From left, Rick Danko, Levon Helm, Richard Manuel, Garth Hudson and Robbie Robertson of the Band in Woodstock, N.Y. Credit: Elliott Landy and NY Times
Yesterday in Manhattan (April 19), the great American drummer Levon Helm succumbed to a long battle with throat cancer; a struggle through which he lost his voice and fought to regain it, never giving up performing and his leadership role within the music world.
Helm was “the American linchpin of the otherwise Canadian group that became Bob Dylan’s backup band and then the Band.” reads his heartfelt obituary in the New York Times. Beyond his role as singer and drummer in The Band, Helm was of vital importance to championing the Americana music tradition. His home and recording studio in Woodstock was a down-home mecca, at which his Midnight Rambles would bring together many musical greats of different generations to share in the joy of our great musical tradition.
His presence will be greatly missed.
Its Friday! I’ll leave you with this gem of a vintage performance clip featuring Lester Flatt singing “My Little Cabin Home on the Hill” with Bill Monroe.
The Punch Brothers are a band that plays bluegrass instruments; their sound, however, has a chamber ensemble affinity and their music pushes the historical boundaries of their instruments; new grass with a Stop-and-Listen then Repeat kind of effect. Alec Wilkinson in the New Yorker recently described the Brothers as a “postmodern, punk-inflected, Bach-Stravinsky-Coltrane-influenced string band.” And the sound of their new album Who’s Feeling Young Now? is indeed a refreshed, experimental sound–turn up the stereo and contemplate a listening experience that unfolds like a meditation or prayer tempered with an existentialist sentiment.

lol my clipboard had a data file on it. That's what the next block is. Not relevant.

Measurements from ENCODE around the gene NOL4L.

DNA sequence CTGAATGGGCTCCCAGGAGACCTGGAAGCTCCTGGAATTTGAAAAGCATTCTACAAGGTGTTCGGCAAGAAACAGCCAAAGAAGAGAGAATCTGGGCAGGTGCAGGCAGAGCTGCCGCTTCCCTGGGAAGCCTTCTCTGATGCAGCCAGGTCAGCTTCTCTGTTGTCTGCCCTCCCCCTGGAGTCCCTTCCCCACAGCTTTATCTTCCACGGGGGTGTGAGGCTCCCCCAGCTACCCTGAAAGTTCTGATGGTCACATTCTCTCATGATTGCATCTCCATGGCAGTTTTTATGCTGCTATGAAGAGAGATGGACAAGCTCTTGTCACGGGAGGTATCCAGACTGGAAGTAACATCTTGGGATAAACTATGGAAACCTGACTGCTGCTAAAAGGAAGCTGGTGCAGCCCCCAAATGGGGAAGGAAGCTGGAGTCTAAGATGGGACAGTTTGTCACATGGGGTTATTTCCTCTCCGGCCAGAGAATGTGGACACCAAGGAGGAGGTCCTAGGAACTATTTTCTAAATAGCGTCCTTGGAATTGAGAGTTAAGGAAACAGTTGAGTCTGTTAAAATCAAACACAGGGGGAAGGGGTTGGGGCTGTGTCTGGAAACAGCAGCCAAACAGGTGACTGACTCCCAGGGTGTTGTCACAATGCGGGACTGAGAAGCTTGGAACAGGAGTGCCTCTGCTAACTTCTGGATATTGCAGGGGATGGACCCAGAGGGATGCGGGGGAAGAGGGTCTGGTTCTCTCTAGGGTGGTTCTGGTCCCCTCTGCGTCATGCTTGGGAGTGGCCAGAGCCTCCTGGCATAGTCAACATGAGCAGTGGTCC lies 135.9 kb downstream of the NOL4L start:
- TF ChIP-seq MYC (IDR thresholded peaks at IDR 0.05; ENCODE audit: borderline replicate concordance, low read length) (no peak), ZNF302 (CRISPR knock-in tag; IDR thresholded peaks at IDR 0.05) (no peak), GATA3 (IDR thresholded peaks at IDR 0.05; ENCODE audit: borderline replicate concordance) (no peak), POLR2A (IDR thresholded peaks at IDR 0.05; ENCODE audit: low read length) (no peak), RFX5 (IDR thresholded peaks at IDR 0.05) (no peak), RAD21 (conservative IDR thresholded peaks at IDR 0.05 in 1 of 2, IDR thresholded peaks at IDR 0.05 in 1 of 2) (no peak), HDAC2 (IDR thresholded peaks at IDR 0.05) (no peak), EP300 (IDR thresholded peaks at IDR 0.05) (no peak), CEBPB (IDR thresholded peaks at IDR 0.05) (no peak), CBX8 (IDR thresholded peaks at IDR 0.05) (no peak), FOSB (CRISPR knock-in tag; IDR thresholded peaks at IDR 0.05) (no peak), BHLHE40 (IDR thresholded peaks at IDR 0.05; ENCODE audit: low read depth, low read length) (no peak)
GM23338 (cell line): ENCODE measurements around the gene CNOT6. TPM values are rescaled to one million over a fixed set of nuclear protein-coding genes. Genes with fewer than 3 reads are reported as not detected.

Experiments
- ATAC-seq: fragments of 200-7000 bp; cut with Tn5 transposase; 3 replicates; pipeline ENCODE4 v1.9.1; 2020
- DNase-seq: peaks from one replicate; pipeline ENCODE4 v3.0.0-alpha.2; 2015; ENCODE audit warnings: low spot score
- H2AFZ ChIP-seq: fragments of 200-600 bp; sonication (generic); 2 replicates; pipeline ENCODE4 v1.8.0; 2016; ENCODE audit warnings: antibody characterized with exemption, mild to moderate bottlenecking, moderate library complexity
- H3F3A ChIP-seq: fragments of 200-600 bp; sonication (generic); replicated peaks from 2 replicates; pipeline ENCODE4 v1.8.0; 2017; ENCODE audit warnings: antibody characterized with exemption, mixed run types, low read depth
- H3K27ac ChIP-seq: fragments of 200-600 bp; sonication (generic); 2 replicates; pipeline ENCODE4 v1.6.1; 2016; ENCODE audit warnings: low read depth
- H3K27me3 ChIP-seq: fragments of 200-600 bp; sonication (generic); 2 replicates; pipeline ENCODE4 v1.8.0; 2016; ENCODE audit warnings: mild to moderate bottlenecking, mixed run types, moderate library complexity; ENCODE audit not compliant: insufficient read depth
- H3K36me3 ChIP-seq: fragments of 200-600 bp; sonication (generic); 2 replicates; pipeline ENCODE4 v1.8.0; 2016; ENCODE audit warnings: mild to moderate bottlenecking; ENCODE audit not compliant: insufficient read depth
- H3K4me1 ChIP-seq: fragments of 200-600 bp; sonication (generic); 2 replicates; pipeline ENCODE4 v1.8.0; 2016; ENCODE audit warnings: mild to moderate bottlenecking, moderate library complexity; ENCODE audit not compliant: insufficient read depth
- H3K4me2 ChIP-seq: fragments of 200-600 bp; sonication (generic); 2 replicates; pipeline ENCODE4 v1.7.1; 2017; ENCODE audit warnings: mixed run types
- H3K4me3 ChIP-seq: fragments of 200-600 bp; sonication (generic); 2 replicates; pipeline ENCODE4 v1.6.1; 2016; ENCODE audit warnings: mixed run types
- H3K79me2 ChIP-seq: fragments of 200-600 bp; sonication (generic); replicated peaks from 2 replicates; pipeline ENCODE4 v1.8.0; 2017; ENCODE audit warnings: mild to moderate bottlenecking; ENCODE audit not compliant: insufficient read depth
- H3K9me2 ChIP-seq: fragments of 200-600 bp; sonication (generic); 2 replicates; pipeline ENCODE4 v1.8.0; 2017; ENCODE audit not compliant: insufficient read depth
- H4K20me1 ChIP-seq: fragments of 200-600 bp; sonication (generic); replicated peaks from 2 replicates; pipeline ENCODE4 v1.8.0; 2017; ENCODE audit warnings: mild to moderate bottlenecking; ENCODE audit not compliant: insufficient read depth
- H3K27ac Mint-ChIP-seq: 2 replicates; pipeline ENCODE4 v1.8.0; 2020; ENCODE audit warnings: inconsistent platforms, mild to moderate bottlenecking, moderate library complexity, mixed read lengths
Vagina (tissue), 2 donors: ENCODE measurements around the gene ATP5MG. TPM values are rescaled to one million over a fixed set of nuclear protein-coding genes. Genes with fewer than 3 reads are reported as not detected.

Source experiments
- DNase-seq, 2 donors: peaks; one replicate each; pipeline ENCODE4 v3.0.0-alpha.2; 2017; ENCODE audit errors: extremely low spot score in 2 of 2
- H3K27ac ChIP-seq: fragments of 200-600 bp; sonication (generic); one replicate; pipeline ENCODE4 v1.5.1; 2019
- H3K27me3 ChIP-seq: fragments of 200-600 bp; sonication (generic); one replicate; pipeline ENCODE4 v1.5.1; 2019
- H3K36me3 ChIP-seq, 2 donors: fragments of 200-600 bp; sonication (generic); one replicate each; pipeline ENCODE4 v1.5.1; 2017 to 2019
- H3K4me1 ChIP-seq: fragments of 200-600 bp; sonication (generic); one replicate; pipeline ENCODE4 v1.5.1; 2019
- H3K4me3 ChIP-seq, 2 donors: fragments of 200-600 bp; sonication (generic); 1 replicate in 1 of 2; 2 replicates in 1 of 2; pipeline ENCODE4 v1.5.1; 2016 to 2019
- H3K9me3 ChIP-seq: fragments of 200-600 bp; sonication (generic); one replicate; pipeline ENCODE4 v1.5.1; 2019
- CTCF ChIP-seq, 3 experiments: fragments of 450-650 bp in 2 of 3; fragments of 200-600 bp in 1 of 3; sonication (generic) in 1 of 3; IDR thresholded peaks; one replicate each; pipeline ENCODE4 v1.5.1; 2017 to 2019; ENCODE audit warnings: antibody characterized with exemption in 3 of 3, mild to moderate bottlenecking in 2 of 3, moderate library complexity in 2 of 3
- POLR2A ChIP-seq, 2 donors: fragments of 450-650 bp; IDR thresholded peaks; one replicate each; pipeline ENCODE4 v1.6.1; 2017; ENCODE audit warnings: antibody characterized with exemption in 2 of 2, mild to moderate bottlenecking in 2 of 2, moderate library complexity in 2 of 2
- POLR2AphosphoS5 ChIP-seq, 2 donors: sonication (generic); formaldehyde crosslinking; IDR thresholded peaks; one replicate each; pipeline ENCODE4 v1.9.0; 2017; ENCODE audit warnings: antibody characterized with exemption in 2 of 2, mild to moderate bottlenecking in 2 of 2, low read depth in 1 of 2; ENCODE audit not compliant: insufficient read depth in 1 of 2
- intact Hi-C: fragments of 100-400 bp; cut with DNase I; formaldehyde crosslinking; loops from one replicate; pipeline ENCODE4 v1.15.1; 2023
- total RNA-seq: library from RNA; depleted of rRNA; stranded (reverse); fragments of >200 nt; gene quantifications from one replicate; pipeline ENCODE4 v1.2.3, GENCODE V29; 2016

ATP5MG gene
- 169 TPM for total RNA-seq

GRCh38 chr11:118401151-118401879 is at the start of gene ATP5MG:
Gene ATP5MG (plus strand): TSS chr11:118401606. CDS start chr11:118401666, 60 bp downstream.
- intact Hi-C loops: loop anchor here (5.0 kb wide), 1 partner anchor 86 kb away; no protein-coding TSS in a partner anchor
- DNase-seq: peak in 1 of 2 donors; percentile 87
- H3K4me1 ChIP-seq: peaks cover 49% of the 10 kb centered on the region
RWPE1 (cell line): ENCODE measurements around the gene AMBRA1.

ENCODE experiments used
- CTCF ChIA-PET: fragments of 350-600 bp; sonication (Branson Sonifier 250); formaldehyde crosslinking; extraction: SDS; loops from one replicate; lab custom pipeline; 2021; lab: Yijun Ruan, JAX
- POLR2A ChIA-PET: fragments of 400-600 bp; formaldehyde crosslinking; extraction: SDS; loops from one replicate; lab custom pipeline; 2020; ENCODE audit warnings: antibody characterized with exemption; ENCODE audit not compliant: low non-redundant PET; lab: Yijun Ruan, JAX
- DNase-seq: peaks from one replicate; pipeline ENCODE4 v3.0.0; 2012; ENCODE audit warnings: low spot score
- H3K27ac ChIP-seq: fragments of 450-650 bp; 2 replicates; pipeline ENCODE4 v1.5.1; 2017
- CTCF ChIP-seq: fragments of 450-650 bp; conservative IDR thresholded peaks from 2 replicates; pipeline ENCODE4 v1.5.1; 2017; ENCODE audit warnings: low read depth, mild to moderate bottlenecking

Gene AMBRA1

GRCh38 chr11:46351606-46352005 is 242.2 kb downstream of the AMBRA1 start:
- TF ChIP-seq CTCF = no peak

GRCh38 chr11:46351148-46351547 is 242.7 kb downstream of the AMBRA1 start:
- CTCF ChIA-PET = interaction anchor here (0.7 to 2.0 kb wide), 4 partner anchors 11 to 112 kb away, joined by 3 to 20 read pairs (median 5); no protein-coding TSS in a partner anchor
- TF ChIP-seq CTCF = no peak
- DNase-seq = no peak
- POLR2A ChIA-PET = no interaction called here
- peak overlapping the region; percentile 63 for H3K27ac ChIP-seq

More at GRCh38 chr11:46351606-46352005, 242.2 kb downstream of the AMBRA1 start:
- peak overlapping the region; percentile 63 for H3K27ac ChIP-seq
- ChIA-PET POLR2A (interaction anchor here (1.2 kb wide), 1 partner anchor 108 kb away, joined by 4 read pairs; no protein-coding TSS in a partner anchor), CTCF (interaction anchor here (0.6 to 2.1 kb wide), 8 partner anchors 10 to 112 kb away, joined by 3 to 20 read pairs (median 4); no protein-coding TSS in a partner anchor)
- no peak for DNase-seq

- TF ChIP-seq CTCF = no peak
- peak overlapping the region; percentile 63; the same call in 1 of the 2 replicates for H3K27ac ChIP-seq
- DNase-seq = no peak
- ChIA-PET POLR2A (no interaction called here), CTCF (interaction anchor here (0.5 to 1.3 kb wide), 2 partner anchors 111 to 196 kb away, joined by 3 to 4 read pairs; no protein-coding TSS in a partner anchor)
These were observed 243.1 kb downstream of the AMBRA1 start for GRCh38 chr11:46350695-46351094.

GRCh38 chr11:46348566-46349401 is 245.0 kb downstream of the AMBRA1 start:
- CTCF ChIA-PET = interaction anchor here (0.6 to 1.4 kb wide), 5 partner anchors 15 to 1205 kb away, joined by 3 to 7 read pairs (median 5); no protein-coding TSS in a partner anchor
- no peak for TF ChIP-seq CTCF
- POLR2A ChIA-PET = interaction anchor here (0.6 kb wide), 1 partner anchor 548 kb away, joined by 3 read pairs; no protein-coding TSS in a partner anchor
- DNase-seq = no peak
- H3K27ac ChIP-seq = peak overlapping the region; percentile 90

We’re pretty big fans of Bluegrass and Americana in our house, listening to the old and the contemporary and seeking out live performances and festivals whenever possible. New Grass often means improvised in a jam-band kind of a way, and I really appreciate the more jazz-improv sound that comes out of this band as a more thought provoking experimental alternative.
Here’s a couple examples of their earlier songs that have a more traditional bluegrass feel:
Who’s Feeling Young Now? was released last month to considerable critical acclaim. The album has an overall conceptual cohesiveness as well as a unity of sound within the songs without dampening the virtuosity of each musician and really showcases how the individual band members have come together to create a unique sound-philosophy. Every time I listen to it, I like it a bit more. There’s something decidedly less bluegrass about it, but also somehow more wild, atonal, meditative, loose. In other words, it approaches that cabin-state-of-mind I’m looking for.
Further exemplifying their versatility and virtuosity, they delve into the classical–pushing the limits of their Bill Monroe-style “Original Bluegrass Band” (mandolin, fiddle, upright bass, banjo, and guitar). There’s a reason why they’ve been getting so much attention of late.